• Go gull September 25, 2020 (11:23 am)

        Also, with the Orca card, when riding between the water taxi, bus, and light rail, I believe they all count for transfers.

        And for those who are lower income or experiencing financial hardship, you might qualify for the discount Orca card program. This card reduces your fare rate.

        I would like to see these fares continue to be suspended until the New Year. Many are still navigating and trying to recover from some very challenging times. I think this was good for the community, and applaud our local government for by our local government for this action.

  • anonyme September 25, 2020 (6:21 am)

    Hopefully, restoration of fares will mean the restoration of service, like the #22.  Meanwhile, Arbor Heights remains a transit desert.  I had to ride a RR last week because Access is overloaded: distancing was non-existent.  People sat wherever, completely ignoring the signs.  Masking was sketchy.   The bus was most definitely not sanitized.   Drivers are protected; seniors are not.  I couldn’t wait to get out of what felt like a death chamber.  

  • Mj September 25, 2020 (9:30 am)

    Paying a fare is moot when you have no service in your neighborhood.  Once things open up Metro and the City need to provide all day service throughout WS, the 56 and 57 and other routes that other commenters are aware of.

    • newnative September 25, 2020 (10:46 am)

      Yeah, it will be interesting to see how the cancelled routes return when social distancing is no longer needed. My employer isn’t allowing us back to to the office but when it does, I’m curious to see how I will get there. 

  • Jed September 25, 2020 (9:42 am)

    Public transit should be public (free.) Those who need it most are least able to afford it. If you’re one of those people who only thinks of themselves, consider each transit rider to be one less dangerous car to compete with on the road or for parking. What is the cost of administering fares compared to how much it brings in? Why should transit riders pay per ride while car users get free use of roads and streets, subsidized by all tax payers? Yes I know about the minimal gas tax – does that cover 100% of public street and highway cost, including pollution? How much more would you use transit if you could just hop on any bus or foot ferry without the bother of fares or setting up and maintaining an Orca account? Why should tax payer funded services be expected to function like a private business? Fares are like any other fee in that they reduce usage of the resource. Shouldn’t we be doing everything we can to encourage transit use?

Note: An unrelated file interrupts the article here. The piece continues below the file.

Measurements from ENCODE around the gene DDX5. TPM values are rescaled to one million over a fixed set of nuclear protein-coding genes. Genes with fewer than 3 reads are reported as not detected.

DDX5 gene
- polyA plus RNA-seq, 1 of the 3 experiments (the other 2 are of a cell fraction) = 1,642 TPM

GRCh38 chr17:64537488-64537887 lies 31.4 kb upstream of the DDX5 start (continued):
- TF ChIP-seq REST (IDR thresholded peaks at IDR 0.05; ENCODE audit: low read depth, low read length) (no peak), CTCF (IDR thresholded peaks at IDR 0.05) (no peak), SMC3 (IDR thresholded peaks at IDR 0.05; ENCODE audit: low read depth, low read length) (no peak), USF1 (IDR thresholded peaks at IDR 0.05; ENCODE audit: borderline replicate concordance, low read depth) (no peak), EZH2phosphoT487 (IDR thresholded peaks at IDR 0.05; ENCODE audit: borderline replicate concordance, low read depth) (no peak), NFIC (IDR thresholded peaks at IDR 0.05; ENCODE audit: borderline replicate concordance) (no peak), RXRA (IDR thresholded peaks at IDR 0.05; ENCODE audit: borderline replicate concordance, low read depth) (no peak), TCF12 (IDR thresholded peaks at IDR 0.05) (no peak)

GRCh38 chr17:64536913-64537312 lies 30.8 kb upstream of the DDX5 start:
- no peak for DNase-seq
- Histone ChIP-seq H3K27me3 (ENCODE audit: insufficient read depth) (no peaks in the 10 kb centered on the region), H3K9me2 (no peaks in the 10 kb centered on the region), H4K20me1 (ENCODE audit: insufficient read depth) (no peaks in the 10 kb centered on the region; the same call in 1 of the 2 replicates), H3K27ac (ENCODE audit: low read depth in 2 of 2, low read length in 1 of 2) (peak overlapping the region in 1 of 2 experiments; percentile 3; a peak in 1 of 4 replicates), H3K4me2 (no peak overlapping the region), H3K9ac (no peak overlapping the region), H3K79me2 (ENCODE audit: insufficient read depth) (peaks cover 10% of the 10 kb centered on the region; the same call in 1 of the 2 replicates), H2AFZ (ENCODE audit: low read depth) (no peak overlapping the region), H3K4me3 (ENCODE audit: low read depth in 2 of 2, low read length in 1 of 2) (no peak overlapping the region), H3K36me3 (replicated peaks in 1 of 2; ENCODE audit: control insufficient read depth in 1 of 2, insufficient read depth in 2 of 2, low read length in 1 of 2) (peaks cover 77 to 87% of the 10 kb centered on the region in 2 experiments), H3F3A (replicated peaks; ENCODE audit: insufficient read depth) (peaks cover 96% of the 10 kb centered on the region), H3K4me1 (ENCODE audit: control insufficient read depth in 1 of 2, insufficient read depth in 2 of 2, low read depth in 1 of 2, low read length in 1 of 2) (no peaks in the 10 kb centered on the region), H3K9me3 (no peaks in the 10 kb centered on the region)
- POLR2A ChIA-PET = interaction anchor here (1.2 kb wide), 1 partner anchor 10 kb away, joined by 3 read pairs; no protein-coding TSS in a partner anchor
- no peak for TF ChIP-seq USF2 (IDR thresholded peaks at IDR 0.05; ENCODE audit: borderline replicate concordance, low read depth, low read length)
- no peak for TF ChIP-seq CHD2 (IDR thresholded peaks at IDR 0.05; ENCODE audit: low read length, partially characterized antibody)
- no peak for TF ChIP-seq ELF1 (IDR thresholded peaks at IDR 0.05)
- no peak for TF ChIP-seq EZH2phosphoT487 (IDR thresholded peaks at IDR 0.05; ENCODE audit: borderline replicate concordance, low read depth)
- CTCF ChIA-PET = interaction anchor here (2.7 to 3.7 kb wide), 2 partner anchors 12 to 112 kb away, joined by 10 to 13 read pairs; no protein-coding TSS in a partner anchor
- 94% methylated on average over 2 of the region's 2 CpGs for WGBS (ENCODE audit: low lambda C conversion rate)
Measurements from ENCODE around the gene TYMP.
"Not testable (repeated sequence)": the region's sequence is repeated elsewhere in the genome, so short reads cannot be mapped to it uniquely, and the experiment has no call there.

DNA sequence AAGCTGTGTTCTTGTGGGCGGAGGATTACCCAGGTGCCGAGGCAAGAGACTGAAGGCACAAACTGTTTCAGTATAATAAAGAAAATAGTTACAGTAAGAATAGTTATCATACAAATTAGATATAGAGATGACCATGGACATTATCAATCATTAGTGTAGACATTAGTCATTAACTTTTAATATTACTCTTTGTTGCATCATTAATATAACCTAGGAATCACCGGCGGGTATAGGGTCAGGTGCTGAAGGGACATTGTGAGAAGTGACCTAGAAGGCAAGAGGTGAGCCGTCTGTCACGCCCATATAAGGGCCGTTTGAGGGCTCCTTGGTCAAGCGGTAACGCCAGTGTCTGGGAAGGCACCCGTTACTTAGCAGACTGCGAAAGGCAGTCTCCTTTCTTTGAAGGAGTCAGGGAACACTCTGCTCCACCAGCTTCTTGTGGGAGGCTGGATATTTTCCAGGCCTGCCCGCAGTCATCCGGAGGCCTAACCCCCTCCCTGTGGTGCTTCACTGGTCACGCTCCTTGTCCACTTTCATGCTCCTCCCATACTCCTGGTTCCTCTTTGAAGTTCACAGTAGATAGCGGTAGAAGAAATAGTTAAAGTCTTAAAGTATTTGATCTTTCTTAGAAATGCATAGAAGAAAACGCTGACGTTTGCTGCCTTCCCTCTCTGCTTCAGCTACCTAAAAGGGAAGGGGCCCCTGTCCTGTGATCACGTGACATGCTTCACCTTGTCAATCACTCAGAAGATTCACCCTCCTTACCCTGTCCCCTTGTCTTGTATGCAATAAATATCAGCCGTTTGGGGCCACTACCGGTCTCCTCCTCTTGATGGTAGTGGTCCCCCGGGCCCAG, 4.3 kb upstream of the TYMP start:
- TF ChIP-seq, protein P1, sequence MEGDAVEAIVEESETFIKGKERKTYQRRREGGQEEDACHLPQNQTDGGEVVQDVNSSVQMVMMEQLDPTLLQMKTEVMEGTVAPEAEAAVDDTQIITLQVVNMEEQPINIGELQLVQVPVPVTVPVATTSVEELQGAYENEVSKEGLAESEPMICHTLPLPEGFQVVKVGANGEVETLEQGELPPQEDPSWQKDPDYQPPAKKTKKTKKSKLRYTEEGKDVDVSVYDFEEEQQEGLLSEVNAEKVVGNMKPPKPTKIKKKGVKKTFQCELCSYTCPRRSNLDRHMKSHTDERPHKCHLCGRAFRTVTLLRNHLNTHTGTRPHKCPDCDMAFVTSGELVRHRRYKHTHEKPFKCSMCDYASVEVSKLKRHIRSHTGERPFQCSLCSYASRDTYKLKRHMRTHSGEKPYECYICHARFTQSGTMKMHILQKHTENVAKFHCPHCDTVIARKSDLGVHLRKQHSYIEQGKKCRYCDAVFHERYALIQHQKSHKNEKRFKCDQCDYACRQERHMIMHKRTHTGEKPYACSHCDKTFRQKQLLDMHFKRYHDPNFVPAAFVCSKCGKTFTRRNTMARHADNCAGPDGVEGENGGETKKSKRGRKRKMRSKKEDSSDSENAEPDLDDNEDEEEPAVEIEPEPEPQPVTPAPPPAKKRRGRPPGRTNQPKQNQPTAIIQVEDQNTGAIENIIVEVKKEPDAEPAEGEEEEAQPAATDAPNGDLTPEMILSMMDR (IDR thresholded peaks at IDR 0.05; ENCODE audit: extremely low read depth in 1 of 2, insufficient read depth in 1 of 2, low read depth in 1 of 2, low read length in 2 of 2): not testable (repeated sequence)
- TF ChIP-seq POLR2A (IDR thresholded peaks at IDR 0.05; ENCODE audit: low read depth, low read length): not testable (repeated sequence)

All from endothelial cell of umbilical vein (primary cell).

• Go gull September 25, 2020 (3:28 pm)

      Good points, and I like your thinking with this. I wonder if this has ever been proposed and put to a ballot before.

  • Mj September 25, 2020 (1:44 pm)

    Jed  – no it should not be fully taxpayer funded.  Metro already has reduced rates for financially challenged people.